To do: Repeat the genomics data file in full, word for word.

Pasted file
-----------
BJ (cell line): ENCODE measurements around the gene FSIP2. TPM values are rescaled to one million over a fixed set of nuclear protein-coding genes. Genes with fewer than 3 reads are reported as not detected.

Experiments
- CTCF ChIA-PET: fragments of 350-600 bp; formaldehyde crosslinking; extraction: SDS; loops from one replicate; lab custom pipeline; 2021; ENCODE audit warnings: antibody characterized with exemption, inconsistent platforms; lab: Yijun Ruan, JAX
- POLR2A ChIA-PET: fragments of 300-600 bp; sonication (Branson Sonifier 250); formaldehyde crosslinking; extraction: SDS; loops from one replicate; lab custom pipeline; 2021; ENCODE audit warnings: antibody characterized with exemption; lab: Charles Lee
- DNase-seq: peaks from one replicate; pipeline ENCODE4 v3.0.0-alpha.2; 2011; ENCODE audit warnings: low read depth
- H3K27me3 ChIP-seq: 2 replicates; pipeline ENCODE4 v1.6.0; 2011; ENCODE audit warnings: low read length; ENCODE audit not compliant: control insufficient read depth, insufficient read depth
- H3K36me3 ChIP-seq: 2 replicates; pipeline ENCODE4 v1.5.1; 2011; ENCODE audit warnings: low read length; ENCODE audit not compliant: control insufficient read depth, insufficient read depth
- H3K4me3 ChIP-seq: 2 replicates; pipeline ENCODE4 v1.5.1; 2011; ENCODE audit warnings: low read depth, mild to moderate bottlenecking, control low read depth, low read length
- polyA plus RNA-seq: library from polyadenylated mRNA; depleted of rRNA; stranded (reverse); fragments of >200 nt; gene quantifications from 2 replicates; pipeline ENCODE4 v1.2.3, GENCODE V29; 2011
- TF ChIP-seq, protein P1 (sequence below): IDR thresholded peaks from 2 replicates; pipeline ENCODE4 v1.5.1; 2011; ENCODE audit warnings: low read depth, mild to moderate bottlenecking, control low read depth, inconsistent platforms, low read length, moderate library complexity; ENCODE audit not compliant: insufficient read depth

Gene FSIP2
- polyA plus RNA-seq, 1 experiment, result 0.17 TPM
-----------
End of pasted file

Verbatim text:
BJ (cell line): ENCODE measurements around the gene FSIP2. TPM values are rescaled to one million over a fixed set of nuclear protein-coding genes. Genes with fewer than 3 reads are reported as not detected.

Experiments
- CTCF ChIA-PET: fragments of 350-600 bp; formaldehyde crosslinking; extraction: SDS; loops from one replicate; lab custom pipeline; 2021; ENCODE audit warnings: antibody characterized with exemption, inconsistent platforms; lab: Yijun Ruan, JAX
- POLR2A ChIA-PET: fragments of 300-600 bp; sonication (Branson Sonifier 250); formaldehyde crosslinking; extraction: SDS; loops from one replicate; lab custom pipeline; 2021; ENCODE audit warnings: antibody characterized with exemption; lab: Charles Lee
- DNase-seq: peaks from one replicate; pipeline ENCODE4 v3.0.0-alpha.2; 2011; ENCODE audit warnings: low read depth
- H3K27me3 ChIP-seq: 2 replicates; pipeline ENCODE4 v1.6.0; 2011; ENCODE audit warnings: low read length; ENCODE audit not compliant: control insufficient read depth, insufficient read depth
- H3K36me3 ChIP-seq: 2 replicates; pipeline ENCODE4 v1.5.1; 2011; ENCODE audit warnings: low read length; ENCODE audit not compliant: control insufficient read depth, insufficient read depth
- H3K4me3 ChIP-seq: 2 replicates; pipeline ENCODE4 v1.5.1; 2011; ENCODE audit warnings: low read depth, mild to moderate bottlenecking, control low read depth, low read length
- polyA plus RNA-seq: library from polyadenylated mRNA; depleted of rRNA; stranded (reverse); fragments of >200 nt; gene quantifications from 2 replicates; pipeline ENCODE4 v1.2.3, GENCODE V29; 2011
- TF ChIP-seq, protein P1 (sequence below): IDR thresholded peaks from 2 replicates; pipeline ENCODE4 v1.5.1; 2011; ENCODE audit warnings: low read depth, mild to moderate bottlenecking, control low read depth, inconsistent platforms, low read length, moderate library complexity; ENCODE audit not compliant: insufficient read depth

Gene FSIP2
- polyA plus RNA-seq, 1 experiment, result 0.17 TPM